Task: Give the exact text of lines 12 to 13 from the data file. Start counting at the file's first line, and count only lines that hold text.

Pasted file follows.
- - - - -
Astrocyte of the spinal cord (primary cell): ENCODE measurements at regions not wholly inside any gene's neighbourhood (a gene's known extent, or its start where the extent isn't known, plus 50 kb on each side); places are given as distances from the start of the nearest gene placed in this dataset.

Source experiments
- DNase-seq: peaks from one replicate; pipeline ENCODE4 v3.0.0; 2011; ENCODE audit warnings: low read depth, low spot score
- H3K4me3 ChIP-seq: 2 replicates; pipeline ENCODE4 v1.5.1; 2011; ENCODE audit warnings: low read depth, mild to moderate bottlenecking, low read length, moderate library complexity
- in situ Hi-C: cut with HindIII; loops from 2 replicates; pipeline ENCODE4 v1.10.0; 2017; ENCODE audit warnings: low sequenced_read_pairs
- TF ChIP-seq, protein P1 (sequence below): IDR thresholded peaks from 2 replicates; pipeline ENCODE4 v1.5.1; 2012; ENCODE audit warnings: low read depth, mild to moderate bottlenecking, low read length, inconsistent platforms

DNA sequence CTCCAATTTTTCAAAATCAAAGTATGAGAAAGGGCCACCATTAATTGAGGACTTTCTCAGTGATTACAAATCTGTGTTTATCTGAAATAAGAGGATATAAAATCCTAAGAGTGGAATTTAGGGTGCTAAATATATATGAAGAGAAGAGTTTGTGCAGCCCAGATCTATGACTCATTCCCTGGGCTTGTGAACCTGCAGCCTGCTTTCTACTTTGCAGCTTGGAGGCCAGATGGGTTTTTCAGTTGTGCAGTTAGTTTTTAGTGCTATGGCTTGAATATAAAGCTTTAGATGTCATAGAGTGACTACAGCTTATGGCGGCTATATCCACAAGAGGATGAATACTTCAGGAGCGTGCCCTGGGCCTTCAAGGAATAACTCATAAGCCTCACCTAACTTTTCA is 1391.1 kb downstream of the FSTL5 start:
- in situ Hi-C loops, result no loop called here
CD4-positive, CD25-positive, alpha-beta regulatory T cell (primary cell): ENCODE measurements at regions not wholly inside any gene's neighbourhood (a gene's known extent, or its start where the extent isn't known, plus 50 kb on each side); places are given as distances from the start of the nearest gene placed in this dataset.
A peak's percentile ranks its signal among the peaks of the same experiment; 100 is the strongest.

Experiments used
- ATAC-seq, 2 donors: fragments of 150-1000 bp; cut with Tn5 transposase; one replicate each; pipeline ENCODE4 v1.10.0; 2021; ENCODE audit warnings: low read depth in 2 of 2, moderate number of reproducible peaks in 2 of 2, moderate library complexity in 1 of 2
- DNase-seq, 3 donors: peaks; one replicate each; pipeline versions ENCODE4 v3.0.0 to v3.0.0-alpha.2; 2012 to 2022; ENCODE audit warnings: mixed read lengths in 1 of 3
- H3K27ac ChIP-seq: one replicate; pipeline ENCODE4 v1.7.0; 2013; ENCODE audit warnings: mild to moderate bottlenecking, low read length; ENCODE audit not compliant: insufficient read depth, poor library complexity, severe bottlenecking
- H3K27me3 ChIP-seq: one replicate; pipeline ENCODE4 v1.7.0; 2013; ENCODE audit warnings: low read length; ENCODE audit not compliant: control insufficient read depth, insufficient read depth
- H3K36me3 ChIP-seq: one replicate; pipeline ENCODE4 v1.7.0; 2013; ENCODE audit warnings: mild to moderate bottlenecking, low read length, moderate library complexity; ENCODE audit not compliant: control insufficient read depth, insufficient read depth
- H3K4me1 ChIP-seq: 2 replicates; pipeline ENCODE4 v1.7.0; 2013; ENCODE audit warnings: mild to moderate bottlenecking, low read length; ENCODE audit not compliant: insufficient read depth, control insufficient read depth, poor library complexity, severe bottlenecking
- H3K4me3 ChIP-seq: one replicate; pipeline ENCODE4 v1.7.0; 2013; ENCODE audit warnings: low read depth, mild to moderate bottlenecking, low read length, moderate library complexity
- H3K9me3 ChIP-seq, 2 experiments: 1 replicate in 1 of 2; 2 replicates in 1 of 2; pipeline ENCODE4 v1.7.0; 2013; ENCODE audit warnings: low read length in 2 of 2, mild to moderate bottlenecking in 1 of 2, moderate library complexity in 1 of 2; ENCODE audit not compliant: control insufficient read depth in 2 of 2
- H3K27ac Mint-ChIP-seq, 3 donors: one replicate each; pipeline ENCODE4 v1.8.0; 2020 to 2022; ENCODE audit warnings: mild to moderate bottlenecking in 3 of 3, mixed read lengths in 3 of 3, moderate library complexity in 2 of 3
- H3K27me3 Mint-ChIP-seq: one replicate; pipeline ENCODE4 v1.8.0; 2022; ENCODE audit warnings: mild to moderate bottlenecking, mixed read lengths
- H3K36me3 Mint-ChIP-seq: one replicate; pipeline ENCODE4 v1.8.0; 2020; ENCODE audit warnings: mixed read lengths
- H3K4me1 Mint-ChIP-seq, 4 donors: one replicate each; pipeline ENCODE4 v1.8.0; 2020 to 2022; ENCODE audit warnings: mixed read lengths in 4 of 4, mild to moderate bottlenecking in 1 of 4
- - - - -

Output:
- ATAC-seq, 2 donors: fragments of 150-1000 bp; cut with Tn5 transposase; one replicate each; pipeline ENCODE4 v1.10.0; 2021; ENCODE audit warnings: low read depth in 2 of 2, moderate number of reproducible peaks in 2 of 2, moderate library complexity in 1 of 2
- DNase-seq, 3 donors: peaks; one replicate each; pipeline versions ENCODE4 v3.0.0 to v3.0.0-alpha.2; 2012 to 2022; ENCODE audit warnings: mixed read lengths in 1 of 3